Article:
More important research from Alcohol Research UK looking at alcohol pricing and purchasing among heavy drinkers in Edinburgh and Glasgow.
In Scotland adult sales of pure alcohol are one fifth higher than in England and Wales, with this difference being ascribed particularly to sales of cheaper sprits such as vodka. In 2011 alcohol-related death rates amongst Scottish men were 1.8 times those of their counterparts in England, for women the ratio was 1.75 (Beeston et al., 2013). In 2006 alcohol-related death rates amongst Scottish women actually exceeded those of men in England and Wales (Beeston et al., 2012).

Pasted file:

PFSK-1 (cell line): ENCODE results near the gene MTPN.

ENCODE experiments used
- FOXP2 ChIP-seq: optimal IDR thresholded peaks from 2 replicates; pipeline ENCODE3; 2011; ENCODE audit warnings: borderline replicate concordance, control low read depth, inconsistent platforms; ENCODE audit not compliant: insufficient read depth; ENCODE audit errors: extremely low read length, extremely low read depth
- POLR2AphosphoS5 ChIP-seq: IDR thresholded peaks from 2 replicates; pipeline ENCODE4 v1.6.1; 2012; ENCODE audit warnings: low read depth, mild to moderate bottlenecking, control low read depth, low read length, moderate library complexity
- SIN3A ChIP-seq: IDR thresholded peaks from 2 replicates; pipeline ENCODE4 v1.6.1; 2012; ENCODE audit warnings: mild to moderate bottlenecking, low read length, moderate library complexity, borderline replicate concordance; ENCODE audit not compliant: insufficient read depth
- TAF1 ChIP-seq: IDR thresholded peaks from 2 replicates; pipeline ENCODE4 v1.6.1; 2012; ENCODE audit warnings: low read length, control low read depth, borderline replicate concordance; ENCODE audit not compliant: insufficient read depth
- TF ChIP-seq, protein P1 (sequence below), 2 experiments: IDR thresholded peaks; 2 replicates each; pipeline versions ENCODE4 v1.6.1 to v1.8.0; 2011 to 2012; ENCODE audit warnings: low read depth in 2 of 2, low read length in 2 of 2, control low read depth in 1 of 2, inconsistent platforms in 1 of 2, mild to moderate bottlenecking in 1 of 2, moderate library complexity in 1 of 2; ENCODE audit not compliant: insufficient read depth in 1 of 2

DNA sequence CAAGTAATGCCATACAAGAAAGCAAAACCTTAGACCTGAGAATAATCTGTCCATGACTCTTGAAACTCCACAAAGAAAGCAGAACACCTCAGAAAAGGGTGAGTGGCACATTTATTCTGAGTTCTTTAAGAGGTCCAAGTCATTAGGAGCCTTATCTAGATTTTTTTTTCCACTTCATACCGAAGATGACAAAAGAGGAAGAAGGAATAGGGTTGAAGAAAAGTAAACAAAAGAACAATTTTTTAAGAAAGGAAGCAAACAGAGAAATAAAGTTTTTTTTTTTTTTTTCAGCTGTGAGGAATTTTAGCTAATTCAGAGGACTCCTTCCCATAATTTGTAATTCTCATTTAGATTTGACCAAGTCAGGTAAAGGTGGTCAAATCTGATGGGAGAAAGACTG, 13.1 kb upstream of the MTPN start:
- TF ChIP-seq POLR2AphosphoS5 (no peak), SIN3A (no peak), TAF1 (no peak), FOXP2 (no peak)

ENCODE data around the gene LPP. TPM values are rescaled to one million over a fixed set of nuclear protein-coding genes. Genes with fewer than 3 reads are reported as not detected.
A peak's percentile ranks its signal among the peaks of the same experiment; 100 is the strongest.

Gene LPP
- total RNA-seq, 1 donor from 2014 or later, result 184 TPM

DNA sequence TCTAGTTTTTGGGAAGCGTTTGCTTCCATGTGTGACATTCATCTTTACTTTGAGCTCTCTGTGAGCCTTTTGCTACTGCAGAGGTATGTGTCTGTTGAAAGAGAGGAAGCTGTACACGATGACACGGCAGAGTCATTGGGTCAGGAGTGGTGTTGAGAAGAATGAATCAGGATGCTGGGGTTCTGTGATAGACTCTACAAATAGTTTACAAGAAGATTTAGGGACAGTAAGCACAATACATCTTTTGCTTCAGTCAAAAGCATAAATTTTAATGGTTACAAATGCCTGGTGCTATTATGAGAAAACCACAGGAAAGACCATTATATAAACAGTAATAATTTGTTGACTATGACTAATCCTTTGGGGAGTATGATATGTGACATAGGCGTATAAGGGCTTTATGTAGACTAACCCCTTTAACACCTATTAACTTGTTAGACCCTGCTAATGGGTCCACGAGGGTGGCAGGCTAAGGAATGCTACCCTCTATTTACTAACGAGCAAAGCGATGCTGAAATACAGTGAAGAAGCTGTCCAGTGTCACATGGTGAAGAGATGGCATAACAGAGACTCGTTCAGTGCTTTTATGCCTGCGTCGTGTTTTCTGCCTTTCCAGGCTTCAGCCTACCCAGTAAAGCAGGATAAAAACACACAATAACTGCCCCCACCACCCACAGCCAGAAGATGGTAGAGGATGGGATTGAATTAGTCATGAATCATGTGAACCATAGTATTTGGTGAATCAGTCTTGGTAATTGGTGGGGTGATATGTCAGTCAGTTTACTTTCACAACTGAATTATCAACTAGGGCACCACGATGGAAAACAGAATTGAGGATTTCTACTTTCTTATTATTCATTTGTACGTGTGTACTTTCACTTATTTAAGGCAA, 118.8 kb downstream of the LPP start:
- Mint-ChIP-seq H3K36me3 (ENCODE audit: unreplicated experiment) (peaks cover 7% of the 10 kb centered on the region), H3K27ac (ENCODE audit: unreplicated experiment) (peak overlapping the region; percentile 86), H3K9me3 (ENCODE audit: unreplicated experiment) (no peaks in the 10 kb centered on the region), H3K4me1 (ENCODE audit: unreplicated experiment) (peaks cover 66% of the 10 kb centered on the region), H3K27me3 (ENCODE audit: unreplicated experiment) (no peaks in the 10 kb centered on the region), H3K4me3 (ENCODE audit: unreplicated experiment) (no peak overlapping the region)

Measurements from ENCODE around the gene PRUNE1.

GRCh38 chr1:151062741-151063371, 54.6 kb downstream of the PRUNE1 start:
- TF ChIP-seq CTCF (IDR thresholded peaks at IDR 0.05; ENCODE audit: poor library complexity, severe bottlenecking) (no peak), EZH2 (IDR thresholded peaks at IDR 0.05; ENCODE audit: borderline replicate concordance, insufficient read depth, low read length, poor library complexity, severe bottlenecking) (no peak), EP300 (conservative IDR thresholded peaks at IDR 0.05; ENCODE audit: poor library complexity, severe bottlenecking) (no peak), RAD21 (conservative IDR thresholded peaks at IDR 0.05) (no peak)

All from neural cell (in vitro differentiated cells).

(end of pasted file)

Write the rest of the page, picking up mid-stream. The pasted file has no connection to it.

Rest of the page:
The purpose of this study was to describe the purchasing patterns and consumption behaviour of heavy-drinking individuals who had been harmed by their alcohol intake.
The baseline sample had a mean age of 45.6 years. 72% were male, 28% female. Levels of alcohol consumption among participants were very high, with a median weekly consumption of 185 units. Weekly consumption among men (median=196 units) was significantly higher than among women (median=158 units).
Participants generally bought alcohol cheaply, paying a median price of 40p per unit. 95% of all purchases were made in off-licences and the median weekly expenditure was £70. The three most popular drinks were vodka (27% of all units purchased), white cider (24%), and beer (20%). Vodka accounted for the greatest proportion of alcohol purchased by women (41%); for men this drink was white cider (26%). Whisky, a spirit drink traditionally associated with Scotland, accounted for only 5% of purchases.